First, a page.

A few months ago, Skoda created a bit of a kerfuffle by holding a drive for select media, which were invited to drive a camouflaged, pre-production version of its Kushaq SUV. The drama was on two fronts. Some of those invited weren’t too happy driving a car which had so many details hidden, and those who weren’t invited went to town on social media and yelled at Skoda, alleging favouritism and whatnot. I watched all this with some amusement, because at the end of the day, what was clearly evident was that the Kushaq was an important enough car for the invitees to show up to drive, and for those left out to feel aggrieved enough to throw their toys out their respective prams. In other words, the Kushaq was a big deal, not least for Skoda itself.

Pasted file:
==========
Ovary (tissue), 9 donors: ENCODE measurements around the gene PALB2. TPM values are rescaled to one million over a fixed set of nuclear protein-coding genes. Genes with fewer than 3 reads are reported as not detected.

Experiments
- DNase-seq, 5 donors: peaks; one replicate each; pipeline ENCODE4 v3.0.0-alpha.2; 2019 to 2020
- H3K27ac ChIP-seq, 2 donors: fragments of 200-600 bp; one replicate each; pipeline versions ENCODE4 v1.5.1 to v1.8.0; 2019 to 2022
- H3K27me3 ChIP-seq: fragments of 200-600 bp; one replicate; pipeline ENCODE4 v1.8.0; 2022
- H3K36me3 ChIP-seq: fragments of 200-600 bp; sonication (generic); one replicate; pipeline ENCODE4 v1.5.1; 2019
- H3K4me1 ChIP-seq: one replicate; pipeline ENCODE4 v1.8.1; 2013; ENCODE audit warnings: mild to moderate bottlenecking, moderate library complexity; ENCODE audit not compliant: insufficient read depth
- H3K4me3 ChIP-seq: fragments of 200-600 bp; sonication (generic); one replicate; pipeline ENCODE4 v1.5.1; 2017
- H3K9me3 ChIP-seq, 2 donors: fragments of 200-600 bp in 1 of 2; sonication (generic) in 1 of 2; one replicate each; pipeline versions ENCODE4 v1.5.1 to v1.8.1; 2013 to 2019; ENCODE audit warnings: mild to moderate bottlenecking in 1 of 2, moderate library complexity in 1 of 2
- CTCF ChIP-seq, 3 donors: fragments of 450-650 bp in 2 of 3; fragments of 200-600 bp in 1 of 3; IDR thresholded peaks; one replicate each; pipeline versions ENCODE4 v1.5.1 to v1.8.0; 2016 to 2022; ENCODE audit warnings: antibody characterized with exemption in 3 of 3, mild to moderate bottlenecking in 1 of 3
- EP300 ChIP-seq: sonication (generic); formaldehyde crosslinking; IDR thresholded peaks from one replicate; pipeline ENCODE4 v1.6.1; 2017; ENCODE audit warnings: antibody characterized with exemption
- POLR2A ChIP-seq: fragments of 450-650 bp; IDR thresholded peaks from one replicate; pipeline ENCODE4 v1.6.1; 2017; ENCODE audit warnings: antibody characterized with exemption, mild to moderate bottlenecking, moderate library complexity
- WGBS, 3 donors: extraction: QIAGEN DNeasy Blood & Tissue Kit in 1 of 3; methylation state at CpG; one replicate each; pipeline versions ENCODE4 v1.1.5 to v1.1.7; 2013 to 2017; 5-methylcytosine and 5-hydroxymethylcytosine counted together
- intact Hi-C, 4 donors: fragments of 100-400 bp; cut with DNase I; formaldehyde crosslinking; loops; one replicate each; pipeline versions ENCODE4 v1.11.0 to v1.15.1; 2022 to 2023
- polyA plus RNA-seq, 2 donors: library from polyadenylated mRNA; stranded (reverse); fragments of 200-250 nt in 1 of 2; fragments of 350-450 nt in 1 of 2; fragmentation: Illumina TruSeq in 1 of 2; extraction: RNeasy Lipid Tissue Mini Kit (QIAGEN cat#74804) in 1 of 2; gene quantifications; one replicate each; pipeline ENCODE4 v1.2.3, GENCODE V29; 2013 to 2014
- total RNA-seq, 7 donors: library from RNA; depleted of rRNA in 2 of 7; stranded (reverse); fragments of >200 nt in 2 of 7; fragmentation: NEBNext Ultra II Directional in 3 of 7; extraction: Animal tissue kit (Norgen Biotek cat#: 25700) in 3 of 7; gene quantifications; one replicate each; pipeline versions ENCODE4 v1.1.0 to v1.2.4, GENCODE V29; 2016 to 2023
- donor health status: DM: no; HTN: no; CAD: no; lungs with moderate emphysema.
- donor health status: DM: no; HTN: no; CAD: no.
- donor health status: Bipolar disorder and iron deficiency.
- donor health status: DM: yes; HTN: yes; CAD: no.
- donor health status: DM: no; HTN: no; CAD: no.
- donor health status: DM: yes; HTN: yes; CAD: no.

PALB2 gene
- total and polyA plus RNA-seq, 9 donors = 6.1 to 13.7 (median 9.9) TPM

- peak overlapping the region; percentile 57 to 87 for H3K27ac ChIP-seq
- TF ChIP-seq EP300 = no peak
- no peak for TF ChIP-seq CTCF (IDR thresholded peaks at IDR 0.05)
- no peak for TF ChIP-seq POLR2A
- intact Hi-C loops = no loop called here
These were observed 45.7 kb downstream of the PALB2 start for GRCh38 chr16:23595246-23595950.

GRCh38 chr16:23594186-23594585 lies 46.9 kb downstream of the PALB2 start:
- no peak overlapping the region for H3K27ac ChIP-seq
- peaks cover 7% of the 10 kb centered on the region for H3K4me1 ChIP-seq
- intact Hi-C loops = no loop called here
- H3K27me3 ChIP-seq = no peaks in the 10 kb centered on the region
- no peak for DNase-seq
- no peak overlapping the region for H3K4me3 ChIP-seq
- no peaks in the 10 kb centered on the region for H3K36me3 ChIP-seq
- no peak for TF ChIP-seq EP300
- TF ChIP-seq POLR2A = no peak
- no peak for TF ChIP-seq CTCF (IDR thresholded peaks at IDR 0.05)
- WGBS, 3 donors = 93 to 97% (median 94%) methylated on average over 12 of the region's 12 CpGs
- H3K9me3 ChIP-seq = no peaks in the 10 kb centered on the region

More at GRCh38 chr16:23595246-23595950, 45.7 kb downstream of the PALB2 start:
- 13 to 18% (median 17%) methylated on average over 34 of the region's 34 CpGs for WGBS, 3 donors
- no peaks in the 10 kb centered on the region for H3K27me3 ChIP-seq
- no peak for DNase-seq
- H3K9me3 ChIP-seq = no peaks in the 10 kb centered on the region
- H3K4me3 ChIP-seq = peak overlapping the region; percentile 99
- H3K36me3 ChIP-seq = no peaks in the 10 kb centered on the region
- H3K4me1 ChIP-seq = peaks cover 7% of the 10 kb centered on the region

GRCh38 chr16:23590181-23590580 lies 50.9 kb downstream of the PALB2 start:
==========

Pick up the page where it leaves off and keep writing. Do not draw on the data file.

As is well known by now, the Kushaq (meaning ‘emperor’ in Sanskrit) is the first made-for-India vehicle from Skoda, and it has a lot riding on it. The segment into which it is plunging is India’s hottest right now, with other mid-size SUVs like the all-conquering Creta, Seltos, Duster, Kicks and S-Cross vying for the buyer’s attention. To succeed – and dominate - here will take a heck of a lot of effort, so I set out to see if the Kushaq has what it takes to do so.
Visually, the Kushaq is a winner. It carries the Vision N concept SUV’s lines forward very well, and sticks to predominantly sharp and straight design elements, which is quite refreshing in a segment full of rounded, soft edges. The large grille has LED lights on either side, in a double-headlight setup, and the faux air intakes on the front bumper look cool and add some character.